There's so much BS on the net (I particularly hate the "it's easy to write a novel in 30 days" line) that honest voices are essential.

Keep on doing what you do.

9:18 AM  
Anonymous Eric Mayer said...

Being more or less published as I am I much prefer to hear you telling like it is. Having said that, if I had known exactly how difficult the publishing industry is before Mary and I had sold anything I might have been too intimidated (or realistic) to bother rolling the dice. So I don't know. You don't want to give aspiring writers unrealistic expectations but, on the other hand, looked at realistically writing is a stupid thing to attempt.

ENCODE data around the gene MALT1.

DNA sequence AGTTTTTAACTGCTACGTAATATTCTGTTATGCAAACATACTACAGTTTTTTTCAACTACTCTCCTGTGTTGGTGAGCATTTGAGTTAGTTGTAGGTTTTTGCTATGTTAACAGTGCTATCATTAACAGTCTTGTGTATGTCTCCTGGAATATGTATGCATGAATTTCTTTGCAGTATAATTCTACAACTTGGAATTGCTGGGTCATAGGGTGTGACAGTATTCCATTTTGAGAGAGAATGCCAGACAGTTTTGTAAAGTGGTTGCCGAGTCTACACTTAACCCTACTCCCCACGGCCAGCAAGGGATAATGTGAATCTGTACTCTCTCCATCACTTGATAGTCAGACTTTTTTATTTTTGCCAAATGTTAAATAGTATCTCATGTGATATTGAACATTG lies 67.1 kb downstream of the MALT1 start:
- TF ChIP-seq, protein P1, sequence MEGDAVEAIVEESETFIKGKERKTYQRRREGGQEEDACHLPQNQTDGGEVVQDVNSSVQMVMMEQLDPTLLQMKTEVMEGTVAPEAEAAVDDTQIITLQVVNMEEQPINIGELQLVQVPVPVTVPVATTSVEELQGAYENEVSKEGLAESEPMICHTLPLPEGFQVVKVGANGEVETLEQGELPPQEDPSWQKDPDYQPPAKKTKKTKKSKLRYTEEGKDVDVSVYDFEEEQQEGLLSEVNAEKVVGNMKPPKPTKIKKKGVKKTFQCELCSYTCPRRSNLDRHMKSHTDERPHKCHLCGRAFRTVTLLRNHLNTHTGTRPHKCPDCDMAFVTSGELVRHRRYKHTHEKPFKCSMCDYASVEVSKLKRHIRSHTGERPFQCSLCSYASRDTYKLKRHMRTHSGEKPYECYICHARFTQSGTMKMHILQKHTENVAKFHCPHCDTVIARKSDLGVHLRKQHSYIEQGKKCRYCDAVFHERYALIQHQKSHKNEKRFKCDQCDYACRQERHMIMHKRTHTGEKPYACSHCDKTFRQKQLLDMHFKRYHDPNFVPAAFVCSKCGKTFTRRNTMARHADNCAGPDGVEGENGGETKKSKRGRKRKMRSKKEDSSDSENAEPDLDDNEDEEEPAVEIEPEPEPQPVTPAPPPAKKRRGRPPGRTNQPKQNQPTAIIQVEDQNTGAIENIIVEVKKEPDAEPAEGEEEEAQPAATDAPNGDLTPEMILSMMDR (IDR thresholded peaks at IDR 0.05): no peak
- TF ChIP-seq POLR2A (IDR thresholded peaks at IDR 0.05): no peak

9:25 AM  
Blogger Mark Terry said...

Yeah, that particular shot of Cameron Diaz is so airbrushed she's barely recognizable as a human being. A very sexy mannequin, yes, but not a human being.

9:32 AM  
Blogger Mark Terry said...

Yeah, but I think our willingness to ignore common sense is probably why we made it in the industry. I suspect that in any business and/or artistic endeavor (maybe any endeavor), there are usually more reasons to not try than to give it a shot.

9:34 AM  
Blogger Natasha Fondren said...

Is it really a one way or the other thing? You can say "My first novel got an advance of $2,000 and I gave $400 to my agent, $400 to the government, $1,000 on marketing, and I took my family out to dinner."

You don't have to add "It's very hard to make a living in this business."

10:57 AM  
Blogger Debra L Martin said...

I prefer your "tell it like it is" posts. I get very tired of all this sugar coating that you find everywhere.